In June 2017, Delaware enacted a statute, which becomes effective on December 14, 2017, that bars employers and their agents from requesting the compensation history of job applicants.
Delaware’s law follows a recent trend of similar statutes adopted by Massachusetts, California and Oregon and municipal governments, including Philadelphia, San Francisco, and New York City. Other states considering such legislation include Maryland, Virginia, New York, Rhode Island, Texas and Idaho. The measures seek to reduce gender pay inequality, which the proponents of the laws assert can follow employees throughout their careers.
The new statute prohibits two specific practices:
As defined by the statute, compensation includes “monetary wages as well as benefits and other forms of compensation.” It is unclear how broadly this definition will be interpreted.
The law states that employers are not prohibited from all discussions regarding compensation. Employers may still set expectations for and negotiate compensation as long as they do not request or require an applicant’s salary history. The law also expressly provides that an employer may seek an applicant’s compensation history after an offer of employment with terms of compensation has been extended and accepted "for the sole purpose of confirming the applicant’s salary history." Delaware’s law does not prohibit an employer from making compensation decisions based on an applicant’s voluntarily disclosure of their prior compensation history.
An employer will not be liable for violations of the law by a recruiter or other non-employee agent as long as the employer can show it informed the recruiter of the law's requirements and provided instructions on compliance.
Delaware’s law will be effective on December 14, 2017. The new law provides that the Delaware Department of Labor (DDOL) is to post requirements of the law on its website.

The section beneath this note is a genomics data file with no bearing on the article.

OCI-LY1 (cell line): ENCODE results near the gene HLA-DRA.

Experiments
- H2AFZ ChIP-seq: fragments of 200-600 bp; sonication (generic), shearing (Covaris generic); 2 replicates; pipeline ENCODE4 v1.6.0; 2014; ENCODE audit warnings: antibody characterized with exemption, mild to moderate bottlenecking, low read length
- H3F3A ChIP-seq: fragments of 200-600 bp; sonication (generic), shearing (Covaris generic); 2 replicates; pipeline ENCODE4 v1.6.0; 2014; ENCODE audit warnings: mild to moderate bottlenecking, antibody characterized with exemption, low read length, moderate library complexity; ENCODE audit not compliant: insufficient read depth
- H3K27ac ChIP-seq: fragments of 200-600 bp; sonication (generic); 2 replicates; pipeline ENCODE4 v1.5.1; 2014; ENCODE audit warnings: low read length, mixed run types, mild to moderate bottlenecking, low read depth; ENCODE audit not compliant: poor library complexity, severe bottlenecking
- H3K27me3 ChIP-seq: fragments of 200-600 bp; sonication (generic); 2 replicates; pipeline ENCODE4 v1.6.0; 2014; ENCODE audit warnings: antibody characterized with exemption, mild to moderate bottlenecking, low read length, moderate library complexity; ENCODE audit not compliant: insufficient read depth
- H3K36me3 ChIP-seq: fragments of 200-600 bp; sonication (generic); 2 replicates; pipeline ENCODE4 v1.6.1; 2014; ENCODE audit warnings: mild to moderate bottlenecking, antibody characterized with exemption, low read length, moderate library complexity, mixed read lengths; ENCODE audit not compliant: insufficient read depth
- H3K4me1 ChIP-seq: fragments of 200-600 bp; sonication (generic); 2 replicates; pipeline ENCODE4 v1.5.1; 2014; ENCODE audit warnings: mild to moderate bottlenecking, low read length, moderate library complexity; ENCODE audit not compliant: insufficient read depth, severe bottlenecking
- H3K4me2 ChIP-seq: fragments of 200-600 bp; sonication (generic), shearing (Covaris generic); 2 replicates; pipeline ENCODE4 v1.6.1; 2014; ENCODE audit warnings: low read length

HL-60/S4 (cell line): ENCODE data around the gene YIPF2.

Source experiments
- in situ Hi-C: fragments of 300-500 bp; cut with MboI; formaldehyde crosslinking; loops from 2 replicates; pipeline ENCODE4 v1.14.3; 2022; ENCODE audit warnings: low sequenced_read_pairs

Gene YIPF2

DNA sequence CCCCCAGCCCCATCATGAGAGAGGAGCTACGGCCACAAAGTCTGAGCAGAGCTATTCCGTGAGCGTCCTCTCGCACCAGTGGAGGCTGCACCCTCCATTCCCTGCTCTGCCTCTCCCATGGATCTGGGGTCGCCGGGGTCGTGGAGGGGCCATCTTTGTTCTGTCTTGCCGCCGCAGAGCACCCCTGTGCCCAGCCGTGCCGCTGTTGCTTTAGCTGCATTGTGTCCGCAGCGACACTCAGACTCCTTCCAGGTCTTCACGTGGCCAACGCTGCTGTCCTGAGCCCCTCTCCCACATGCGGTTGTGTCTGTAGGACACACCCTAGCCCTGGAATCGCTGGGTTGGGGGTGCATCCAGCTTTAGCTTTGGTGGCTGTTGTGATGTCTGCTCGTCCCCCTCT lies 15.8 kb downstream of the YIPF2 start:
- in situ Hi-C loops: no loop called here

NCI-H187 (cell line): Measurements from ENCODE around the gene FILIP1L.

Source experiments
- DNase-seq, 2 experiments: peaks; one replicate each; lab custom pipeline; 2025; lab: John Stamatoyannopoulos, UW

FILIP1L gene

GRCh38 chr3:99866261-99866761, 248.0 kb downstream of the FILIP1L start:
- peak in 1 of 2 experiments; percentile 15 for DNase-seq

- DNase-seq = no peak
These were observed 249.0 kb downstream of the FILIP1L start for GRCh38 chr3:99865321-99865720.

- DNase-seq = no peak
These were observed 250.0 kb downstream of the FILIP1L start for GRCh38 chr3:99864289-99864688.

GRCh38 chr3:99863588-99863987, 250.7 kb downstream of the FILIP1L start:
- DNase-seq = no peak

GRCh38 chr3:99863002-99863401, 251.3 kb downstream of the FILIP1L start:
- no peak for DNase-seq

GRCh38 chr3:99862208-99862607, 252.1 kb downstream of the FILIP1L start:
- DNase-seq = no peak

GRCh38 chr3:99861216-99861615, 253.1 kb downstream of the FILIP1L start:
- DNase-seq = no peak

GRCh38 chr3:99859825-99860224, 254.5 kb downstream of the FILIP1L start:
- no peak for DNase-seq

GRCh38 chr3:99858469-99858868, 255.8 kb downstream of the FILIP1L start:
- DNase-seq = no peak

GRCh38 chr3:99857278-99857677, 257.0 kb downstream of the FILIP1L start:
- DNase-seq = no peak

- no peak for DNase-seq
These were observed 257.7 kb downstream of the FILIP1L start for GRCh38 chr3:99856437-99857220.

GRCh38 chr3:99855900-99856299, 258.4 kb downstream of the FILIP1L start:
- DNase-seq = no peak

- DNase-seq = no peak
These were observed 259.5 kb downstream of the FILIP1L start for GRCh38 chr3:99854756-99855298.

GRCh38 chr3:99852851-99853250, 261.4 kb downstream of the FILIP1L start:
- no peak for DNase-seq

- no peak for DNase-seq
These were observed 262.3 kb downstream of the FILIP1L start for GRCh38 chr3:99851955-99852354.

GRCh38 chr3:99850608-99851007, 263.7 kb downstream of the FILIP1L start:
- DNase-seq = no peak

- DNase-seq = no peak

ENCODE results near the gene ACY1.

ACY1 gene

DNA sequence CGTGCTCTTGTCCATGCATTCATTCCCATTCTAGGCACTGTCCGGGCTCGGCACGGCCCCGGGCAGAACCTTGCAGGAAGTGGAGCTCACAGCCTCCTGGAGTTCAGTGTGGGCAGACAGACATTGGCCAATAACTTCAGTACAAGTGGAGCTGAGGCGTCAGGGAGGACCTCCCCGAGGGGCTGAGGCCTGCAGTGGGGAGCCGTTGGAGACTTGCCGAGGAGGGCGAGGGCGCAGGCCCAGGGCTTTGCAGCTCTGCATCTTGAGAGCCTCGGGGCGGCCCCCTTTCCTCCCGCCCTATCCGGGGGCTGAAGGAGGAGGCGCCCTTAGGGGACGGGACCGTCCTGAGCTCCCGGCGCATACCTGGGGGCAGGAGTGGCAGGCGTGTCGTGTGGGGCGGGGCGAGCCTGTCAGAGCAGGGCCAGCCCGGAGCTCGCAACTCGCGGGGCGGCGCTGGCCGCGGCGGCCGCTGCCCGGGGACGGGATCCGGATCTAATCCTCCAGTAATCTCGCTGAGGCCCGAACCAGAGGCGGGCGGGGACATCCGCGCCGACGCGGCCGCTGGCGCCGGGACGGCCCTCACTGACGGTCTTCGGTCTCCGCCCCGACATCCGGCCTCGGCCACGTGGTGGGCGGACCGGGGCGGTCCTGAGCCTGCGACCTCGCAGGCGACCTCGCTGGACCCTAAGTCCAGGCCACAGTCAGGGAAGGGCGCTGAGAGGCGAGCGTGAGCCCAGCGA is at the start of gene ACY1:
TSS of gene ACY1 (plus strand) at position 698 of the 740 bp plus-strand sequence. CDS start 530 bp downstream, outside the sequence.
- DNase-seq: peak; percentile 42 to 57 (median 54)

The law empowers the DDOL to file enforcement actions. Any employer that fails to comply with the statute could face civil penalties of $1,000-$5,000 for a first offense and a $5,000-$10,000 penalty for subsequent violations.
A similar law has been challenged in court. Philadelphia’s salary history ban was put on hold before it became effective due to a legal challenge by the Chamber of Commerce of Greater Philadelphia. We have been told that the Delaware Chamber of Commerce does not plan to file suit to challenge the Delaware law, but at least one large company is likely to do so.
Delaware employers should review their hiring and applicant screening procedures to ensure compliance with the new law. Actions employers should take to prepare for the new law include: (1) reviewing job application forms to remove any questions related to compensation history; (2) providing outside recruiters with written notice of the law, and requiring them to comply; (3) informing all employees involved in the interviewing/ hiring process about the requirements of the new law.
Charles R. Bacharach
410-576-4169 • firstname.lastname@example.org
Robert C. Kellner
410-576-4239 • email@example.com